ML Conference
The Conference for Machine Learning Innovation


Understanding Language is a Frontier for AI

In recent years we have seen a lot of breakthroughs in AI. We now have deep learning algorithms beating the best of the best in games like chess and go. In computer vision these algorithms now recognise faces with the same accuracy as humans. Except they don’t, they can do it for millions of faces while humans struggle to recognize more than a few hundred people.

Real-time anomaly detection with Kafka and Isolation Forests

Anomalies - or outliers - are ubiquitous in data. Be it due to measurement errors of sensors, unexpected events in the environment or faulty behaviour of a machine. In many cases, it makes sense to detect such anomalies in real time in order to be able to react immediately. The data streaming platform Apache Kafka and the Python library scikit-learn provide us with the necessary tools for this.

Let’s visualize the coronavirus pandemic

Since February, we have been inundated in the media with diagrams and graphics on the spread of the coronavirus. The data comes from freely accessible sources and can be used by everyone. But how do you turn the source data into a data set that can be used to create something visual like a dashboard? With Python and modules like pandas, this is no magic trick.

Explainability – a promising next step in scientific machine learning

With the emergence of deep neural networks, the question has arisen how machine learning models can be not only accurate but also explainable. In this article, you will learn more about explainability and what elements it consists of, and why we need expert knowledge to interpret machine learning results to avoid making the right decisions for the wrong reasons.

Continuous Delivery for Machine Learning

In modern software development, we’ve grown to expect that new software features and enhancements will simply appear incrementally, on any given day. This applies to consumer applications such as mobile, web, and desktop apps, as well as modern enterprise software. We’re no longer tolerant of big, disruptive software deployments. ThoughtWorks has been a pioneer in Continuous Delivery (CD), a set of principles and practices that improve the throughput of delivering software to production in a safe and reliable way.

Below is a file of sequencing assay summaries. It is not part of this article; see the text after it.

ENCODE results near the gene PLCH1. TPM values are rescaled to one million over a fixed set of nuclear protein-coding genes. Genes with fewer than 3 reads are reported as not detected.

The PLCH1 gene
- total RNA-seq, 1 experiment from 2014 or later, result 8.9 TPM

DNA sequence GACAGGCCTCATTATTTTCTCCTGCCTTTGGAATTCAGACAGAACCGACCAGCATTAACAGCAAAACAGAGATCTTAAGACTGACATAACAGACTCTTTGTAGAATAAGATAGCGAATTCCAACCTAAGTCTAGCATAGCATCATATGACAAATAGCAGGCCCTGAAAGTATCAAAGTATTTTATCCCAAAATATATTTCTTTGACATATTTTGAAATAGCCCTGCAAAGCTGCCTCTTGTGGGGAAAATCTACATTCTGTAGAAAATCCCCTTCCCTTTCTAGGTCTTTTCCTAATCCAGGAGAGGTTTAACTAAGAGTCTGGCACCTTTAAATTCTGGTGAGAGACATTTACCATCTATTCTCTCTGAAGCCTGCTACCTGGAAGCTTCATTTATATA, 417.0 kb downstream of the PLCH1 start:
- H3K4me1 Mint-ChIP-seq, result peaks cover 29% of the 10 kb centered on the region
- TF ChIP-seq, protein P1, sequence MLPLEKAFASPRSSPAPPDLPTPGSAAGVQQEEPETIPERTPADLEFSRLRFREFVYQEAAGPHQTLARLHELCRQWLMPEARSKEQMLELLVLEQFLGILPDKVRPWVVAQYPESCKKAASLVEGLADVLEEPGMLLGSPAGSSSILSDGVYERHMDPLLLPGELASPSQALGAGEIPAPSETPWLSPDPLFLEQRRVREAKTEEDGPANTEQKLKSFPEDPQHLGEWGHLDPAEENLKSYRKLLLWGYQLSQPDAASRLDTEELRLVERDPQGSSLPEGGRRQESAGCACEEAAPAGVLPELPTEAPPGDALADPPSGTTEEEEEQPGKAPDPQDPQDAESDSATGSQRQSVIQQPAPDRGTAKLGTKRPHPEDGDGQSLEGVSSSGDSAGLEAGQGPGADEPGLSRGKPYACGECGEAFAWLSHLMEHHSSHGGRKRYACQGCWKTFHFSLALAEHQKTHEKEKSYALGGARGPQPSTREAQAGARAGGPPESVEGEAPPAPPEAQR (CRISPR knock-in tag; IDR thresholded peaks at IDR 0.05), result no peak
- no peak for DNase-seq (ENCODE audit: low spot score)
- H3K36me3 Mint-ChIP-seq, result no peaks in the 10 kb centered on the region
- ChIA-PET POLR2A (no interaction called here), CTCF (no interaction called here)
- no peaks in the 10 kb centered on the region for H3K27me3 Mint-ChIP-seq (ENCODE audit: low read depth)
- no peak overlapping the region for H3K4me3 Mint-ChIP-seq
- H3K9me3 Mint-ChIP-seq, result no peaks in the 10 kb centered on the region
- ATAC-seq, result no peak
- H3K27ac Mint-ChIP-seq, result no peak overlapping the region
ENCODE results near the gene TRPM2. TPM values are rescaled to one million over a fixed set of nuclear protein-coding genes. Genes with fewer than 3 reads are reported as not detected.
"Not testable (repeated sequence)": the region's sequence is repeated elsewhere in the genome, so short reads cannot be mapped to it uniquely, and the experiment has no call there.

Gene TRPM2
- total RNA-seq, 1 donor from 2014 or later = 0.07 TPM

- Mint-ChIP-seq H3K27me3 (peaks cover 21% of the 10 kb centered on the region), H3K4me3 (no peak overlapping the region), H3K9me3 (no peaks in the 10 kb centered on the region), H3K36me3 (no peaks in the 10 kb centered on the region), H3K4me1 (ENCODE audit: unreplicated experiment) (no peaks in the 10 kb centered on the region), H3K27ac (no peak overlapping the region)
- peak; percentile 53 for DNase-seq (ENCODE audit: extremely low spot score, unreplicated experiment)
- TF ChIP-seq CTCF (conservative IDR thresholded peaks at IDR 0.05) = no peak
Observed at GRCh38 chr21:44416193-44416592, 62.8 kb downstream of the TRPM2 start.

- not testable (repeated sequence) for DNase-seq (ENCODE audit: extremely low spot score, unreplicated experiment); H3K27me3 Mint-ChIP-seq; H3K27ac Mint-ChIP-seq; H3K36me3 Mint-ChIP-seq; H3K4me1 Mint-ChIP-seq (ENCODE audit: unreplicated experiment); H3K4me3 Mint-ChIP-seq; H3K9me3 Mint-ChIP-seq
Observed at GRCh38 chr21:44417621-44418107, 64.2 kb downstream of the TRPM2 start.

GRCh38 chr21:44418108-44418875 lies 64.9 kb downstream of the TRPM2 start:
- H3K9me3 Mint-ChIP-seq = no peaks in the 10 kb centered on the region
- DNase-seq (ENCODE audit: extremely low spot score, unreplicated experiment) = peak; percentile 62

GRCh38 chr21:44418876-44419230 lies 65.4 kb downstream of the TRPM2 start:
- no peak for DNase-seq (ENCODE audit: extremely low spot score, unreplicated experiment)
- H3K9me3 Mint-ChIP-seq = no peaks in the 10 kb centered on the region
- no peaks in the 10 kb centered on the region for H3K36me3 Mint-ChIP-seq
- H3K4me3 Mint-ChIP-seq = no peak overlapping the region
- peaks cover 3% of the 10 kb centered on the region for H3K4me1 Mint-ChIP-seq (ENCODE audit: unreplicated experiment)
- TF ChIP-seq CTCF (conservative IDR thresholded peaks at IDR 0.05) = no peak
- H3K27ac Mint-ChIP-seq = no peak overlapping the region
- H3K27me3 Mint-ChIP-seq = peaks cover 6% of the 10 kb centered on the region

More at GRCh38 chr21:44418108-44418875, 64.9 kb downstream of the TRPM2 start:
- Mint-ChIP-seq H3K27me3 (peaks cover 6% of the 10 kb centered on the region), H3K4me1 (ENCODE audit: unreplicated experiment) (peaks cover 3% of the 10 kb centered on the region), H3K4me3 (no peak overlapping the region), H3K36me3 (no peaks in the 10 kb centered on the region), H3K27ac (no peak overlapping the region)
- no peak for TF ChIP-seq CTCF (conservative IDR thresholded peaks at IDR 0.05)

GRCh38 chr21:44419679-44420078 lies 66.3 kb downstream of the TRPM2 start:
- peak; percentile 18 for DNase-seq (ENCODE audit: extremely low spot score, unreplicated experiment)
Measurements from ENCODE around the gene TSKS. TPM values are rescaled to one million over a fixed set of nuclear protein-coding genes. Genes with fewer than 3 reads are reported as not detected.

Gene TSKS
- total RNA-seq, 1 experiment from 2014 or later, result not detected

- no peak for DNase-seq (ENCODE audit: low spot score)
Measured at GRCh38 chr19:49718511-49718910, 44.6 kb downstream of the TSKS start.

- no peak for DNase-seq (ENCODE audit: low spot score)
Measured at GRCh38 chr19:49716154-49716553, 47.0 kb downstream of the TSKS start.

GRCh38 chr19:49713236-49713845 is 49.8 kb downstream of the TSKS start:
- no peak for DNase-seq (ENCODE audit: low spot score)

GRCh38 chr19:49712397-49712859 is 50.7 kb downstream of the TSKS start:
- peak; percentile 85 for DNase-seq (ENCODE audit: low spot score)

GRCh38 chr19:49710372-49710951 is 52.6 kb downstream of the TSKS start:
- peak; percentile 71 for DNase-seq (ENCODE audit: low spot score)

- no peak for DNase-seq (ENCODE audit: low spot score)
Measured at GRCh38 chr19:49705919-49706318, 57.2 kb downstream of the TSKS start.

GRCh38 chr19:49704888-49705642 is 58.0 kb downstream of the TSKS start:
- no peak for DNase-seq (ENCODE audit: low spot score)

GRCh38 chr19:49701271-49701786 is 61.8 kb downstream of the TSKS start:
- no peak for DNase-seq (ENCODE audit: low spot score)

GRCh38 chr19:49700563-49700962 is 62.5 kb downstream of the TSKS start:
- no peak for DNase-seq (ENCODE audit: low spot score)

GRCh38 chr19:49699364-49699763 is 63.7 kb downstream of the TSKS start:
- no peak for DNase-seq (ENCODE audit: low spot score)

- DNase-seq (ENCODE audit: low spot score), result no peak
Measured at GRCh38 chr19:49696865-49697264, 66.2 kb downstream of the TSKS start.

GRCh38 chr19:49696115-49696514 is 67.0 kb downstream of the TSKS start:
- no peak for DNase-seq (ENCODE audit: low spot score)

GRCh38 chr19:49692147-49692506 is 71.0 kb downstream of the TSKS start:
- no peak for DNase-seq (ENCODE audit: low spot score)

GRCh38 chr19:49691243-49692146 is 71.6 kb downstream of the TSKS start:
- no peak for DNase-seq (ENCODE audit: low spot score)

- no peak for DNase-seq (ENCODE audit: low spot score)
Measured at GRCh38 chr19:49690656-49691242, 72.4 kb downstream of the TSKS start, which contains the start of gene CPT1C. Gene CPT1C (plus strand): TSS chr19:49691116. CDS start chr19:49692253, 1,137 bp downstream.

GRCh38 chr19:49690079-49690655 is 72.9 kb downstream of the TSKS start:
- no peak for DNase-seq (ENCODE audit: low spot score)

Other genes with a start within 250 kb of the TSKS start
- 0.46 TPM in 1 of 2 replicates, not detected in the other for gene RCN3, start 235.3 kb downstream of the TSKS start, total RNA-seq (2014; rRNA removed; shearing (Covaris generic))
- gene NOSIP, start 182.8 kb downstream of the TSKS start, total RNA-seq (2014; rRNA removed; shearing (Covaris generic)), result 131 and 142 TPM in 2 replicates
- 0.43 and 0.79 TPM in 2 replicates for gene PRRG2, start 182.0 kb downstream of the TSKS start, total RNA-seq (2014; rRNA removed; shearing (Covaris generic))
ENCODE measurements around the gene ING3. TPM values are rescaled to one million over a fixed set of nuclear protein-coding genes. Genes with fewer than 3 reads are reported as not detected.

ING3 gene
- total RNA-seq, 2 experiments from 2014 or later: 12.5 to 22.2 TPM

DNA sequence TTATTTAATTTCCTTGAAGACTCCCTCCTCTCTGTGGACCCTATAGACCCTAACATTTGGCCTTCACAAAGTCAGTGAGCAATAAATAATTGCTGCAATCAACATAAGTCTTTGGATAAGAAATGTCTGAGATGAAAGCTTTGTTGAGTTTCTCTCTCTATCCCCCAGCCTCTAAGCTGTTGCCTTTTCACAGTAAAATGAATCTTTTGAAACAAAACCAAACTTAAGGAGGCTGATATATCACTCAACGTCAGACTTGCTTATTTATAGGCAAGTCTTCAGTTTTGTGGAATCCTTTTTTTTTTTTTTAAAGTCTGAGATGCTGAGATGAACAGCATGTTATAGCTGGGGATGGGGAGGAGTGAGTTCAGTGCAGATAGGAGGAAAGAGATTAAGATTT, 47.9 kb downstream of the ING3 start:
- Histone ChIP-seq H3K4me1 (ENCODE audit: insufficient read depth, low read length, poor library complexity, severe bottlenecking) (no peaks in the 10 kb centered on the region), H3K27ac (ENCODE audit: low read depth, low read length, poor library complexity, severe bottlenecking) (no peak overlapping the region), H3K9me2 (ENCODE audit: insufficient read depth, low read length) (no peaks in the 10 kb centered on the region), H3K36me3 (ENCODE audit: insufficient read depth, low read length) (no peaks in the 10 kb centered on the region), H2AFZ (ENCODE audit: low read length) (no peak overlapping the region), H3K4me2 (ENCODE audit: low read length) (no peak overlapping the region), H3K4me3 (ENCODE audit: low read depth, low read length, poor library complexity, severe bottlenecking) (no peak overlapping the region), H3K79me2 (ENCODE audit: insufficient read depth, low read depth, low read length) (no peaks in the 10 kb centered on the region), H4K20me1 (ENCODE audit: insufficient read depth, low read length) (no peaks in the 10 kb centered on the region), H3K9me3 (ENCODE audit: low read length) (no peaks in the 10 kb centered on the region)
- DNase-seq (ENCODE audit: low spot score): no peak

Tutorial: Explainable Machine Learning with Python and SHAP

Machine learning algorithms can cause the “black box” problem, which means we don’t always know exactly what they are predicting. This may lead to unwanted consequences. In the following tutorial, Natalie Beyer will show you how to use the SHAP (SHapley Additive exPlanations) package in Python to get closer to explainable machine learning results.

Deep Learning: Not only in Python

Although there are powerful and comprehensive machine learning solutions for the JVM with frameworks such as DL4J, it may be necessary to use TensorFlow in practice. This can, for example, be the case if a certain algorithm exists only in a TensorFlow implementation and the effort to port the algorithm into another framework is too high. Although you interact with TensorFlow via a Python API, the underlying engine is written in C++. Using the TensorFlow Java wrapper library, you can train and inference TensorFlow models from the JVM without having to rely on Python. Existing interfaces, data sources, and infrastructures can be integrated with TensorFlow without leaving the JVM.

Machine Learning finds its way into .NET with .NET Core 3

.NET Core is not only including WPF and WinForms in the new open source implementation of .NET - Microsoft now wants to make machine learning usable for everyone. That's why machine learning is now making its way into .NET Core with the ML.NET Framework. In this series of articles, we'll show you what ML.NET can do, what options the developer has available, what the tooling and APIs look like, and what’s happening behind the scenes.

Behind the Tracks